Retired Gen. Wickham recalls Army Family Action Plan
January 23, 2009
- Retired Gen. John A. Wickham said he and former Secretary of the Army Jack Marsh signed the white paper Aca,!A"The Army FamilyAca,!A? on Aug. 15, 1983
- Wickham believes the most important programs to have sprung from the action plan are excellent child-development centers.
WASHINGTON (Army News Service, Jan. 26, 2009) - Ahead of this week's Army Family Action Plan Conference, a former Army chief of staff who initiated the plan a quarter century ago said the Army is doing a good job of taking care of families, but added that leaders can't take their eyes off the ball.
Retired Gen. John A. Wickham Jr. said he and former Secretary of the Army John Marsh signed the white paper "The Army Family" on Aug. 15, 1983, because they wanted to increase funding and oversight of programs like child development centers, family counseling and suicide prevention.
"My experience as commander of the 101st Airborne Division at Fort Campbell, Ky.," affected my outlook, he said. "We had a large division, almost 23,000 military, and my wife and I began to realize that there were some serious deficiencies in the way the Army cared for not only the bachelor Soldiers, but also the families. We didn't have enough child development centers, didn't have enough volunteers and not enough paid staff. The programs that dealt with family matters, of counseling, were deficient."
And the existing child development centers were painfully inadequate, he added. While commanding U.S. forces in Korea and later travelling through Germany, Wickham said he and his wife were shocked at the state of the centers, some of which were housed in old German barracks.
Next, he and Marsh established a two-star command to institutionalize the changes for families and keep the funding rolling, although Wickham said the leadership over the past 25 years didn't always follow through. He's particularly concerned with how families and Soldiers are reacting now to the stress of operations in Iraq and Afghanistan and repeated deployments.
"Families are suffering ... this is the first war in the Army's history that we have paid for in the future. We're paying for it on credit ... as a result of that, we are suffering on our installations."
"The Army today is half the size it was when I was chief of staff," Wickham said, "and that leads to this constant deployment and constant rotations and that has a deleterious affect on retention of Soldiers as well as happiness of families and family programs. We're going to have to rebuild and I think the current leadership recognizes that."
Wichkam said he's glad there is a renewed focus on Army families under Army Chief of Staff Gen. George Casey. The Army Family Covenant is a contract with families, and Wickham says leaders around the Army should pay attention to it.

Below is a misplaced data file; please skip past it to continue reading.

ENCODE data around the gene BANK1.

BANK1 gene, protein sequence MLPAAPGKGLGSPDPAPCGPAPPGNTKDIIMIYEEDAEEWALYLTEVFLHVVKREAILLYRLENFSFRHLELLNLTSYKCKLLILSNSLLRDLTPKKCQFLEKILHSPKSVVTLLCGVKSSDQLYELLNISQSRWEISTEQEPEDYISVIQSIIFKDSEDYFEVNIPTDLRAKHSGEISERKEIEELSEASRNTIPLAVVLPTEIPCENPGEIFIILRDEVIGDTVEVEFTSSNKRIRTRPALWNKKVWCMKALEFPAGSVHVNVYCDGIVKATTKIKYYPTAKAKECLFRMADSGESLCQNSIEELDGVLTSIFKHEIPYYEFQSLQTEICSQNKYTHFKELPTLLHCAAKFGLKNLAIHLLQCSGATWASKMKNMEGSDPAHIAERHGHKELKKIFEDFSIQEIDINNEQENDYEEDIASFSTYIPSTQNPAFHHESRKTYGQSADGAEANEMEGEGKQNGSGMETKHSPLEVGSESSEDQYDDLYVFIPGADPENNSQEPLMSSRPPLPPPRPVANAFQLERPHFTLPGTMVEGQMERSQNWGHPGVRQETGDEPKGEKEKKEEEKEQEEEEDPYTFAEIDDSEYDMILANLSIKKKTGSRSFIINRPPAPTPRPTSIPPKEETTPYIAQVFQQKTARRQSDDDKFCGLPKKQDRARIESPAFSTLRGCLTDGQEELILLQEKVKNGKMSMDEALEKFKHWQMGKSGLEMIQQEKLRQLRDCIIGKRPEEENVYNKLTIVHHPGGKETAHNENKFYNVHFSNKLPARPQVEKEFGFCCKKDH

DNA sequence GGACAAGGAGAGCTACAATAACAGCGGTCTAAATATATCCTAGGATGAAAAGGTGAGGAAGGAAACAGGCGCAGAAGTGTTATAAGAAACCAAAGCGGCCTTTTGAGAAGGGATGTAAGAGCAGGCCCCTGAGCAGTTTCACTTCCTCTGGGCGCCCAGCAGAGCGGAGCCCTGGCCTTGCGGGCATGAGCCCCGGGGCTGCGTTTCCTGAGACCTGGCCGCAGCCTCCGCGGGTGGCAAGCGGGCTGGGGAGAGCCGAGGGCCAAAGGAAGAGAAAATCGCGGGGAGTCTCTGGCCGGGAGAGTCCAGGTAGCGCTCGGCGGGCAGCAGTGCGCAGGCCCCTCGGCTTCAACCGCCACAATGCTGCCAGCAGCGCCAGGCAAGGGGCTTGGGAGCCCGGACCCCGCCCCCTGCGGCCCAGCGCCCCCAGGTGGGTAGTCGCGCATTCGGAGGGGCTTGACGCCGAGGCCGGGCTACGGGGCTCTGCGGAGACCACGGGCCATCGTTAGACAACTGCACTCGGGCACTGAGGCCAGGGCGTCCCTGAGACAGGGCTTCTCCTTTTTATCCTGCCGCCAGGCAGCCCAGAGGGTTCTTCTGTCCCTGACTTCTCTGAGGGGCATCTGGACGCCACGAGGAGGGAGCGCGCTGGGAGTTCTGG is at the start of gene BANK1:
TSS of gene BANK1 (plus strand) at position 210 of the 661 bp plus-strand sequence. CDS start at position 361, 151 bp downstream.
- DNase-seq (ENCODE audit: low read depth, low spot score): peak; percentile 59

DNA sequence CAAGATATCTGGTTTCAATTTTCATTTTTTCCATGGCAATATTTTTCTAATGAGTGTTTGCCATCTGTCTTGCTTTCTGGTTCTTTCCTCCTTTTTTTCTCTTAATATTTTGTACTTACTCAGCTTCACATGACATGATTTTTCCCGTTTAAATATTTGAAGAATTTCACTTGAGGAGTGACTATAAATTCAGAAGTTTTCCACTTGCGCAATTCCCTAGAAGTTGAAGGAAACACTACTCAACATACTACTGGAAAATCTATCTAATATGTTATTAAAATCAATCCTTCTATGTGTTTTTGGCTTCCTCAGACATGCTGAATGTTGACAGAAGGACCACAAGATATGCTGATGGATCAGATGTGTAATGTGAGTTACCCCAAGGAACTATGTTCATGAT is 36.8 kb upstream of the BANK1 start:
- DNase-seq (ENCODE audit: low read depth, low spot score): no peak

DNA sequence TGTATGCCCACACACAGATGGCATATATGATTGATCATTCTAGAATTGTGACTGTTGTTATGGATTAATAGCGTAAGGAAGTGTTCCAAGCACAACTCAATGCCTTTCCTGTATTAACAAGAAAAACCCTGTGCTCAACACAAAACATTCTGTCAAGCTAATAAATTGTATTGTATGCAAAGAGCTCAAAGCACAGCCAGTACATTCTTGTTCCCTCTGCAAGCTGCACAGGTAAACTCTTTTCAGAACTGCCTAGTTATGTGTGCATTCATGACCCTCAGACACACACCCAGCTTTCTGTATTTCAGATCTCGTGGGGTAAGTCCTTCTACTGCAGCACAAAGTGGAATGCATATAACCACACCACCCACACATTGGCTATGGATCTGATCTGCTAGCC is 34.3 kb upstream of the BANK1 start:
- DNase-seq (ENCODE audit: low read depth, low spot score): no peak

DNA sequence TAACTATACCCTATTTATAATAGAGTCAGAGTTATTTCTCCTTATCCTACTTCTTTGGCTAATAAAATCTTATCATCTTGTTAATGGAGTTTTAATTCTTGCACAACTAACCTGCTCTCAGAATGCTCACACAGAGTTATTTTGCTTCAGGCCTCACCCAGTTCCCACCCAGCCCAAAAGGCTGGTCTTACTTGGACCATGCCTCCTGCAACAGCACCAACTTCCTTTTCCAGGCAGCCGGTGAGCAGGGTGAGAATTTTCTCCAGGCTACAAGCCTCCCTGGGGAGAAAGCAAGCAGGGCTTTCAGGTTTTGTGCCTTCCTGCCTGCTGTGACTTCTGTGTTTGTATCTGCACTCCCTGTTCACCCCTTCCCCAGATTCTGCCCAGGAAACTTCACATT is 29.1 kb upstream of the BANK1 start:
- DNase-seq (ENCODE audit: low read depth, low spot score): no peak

"I'm happy to see that progress being made," he said. "The Army enlists Soldiers, but it re-enlists families. If you do not take care of the family, you're not going to encourage the Soldier to stay in, so we've got to deal concretely and institutionally and financially and programmatically with family matters.
"They have to have continuing support from the leadership of the Army at the civilian level as well as the uniform level and it has to extend out into the field at the various commands. If you do not have the senior leaders supporting family programs, they're going to whither."
He found out how much it meant to Soldiers at one official breakfast when he found himself sitting next to a young specialist. With tears in her eyes, she thanked the general for his leadership and told him that family programs made it possible for her and her husband to stay in the Army.
Wickham believes the most important programs to have sprung from the action plan are excellent child development centers, which he believes are as good as, if not better, their civilian equivalents; counseling programs for suicide prevention, substance abuse and relationships; and a cultural shift that makes taking care of families a priority responsibility of leaders.
"The leadership is much more aware of the need of taking care of families because that's what this is about," he said. "It took us a long time to empower women with the vote. It took a long time to give our minorities equality in this country and so it's taken us a long time to really recognize that families deserve continuing support. And I am delighted to see that the Army today is recognizing that in spades and is really going out of its way to resurrect a lot of these family programs and ensure that, with this covenant, they have continuity."